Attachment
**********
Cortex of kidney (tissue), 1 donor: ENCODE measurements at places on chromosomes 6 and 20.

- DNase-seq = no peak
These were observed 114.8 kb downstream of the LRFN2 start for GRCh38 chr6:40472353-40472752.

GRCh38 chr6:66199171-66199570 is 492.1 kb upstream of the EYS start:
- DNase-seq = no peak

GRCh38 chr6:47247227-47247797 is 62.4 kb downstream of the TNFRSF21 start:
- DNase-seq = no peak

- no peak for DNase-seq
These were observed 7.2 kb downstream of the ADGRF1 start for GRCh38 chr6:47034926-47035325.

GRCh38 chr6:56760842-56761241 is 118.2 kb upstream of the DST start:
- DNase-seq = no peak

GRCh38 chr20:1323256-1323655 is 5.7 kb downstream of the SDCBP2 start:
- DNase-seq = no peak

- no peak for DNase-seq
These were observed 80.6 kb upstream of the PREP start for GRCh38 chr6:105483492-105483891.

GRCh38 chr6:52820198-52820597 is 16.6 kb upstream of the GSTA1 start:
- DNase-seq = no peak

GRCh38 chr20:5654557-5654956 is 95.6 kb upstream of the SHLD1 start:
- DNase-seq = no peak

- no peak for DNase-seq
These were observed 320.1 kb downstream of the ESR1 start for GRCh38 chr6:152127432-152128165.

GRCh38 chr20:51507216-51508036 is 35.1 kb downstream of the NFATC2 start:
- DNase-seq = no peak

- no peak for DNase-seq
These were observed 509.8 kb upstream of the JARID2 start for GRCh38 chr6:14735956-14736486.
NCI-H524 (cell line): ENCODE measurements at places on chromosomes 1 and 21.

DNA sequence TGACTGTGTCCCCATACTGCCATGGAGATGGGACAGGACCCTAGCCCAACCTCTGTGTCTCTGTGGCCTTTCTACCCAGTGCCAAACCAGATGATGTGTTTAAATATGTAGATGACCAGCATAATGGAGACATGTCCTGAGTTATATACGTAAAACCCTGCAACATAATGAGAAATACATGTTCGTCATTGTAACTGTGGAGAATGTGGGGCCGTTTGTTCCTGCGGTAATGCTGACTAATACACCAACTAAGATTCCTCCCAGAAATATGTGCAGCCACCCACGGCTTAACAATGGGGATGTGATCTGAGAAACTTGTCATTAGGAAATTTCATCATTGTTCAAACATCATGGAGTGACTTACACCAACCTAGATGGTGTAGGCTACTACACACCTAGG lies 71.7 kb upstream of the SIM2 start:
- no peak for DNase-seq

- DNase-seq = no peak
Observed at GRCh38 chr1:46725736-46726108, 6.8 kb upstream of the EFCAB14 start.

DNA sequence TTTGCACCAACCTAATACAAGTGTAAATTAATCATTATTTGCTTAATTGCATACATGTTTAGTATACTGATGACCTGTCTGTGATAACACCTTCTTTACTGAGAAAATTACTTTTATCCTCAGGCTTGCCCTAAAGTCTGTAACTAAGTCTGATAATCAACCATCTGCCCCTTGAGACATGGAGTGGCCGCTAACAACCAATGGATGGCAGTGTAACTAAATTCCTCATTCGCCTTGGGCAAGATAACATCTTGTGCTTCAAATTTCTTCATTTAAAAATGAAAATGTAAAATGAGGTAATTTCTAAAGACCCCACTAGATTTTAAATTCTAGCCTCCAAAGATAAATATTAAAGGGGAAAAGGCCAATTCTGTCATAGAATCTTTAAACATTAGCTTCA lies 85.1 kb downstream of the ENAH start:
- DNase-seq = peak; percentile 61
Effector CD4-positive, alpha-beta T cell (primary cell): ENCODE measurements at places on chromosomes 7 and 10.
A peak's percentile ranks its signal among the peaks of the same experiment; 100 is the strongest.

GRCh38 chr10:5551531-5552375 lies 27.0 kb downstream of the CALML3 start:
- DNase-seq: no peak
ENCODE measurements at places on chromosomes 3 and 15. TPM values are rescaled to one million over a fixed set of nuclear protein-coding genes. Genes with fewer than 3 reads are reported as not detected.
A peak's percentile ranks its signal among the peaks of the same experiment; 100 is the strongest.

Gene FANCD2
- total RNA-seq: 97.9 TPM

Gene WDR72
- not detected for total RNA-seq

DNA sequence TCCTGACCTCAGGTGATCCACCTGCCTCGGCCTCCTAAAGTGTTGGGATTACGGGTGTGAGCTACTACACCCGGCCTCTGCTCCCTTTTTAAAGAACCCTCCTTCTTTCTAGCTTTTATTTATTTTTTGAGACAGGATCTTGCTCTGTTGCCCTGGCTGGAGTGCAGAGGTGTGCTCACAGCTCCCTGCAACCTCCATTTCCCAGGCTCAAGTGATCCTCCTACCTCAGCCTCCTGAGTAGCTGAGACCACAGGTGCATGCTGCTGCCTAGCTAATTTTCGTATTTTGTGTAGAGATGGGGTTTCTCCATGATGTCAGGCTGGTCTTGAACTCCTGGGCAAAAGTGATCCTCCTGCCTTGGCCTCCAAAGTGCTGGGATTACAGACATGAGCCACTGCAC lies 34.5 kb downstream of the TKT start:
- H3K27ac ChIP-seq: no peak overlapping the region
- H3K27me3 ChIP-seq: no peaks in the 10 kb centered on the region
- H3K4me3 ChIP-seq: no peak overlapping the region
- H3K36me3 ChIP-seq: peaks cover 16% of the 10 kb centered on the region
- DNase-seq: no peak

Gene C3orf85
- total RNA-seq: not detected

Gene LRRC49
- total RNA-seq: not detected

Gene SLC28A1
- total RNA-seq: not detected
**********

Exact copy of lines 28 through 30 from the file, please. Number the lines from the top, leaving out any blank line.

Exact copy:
- no peak for DNase-seq

- DNase-seq = no peak
Observed at GRCh38 chr1:46725736-46726108, 6.8 kb upstream of the EFCAB14 start.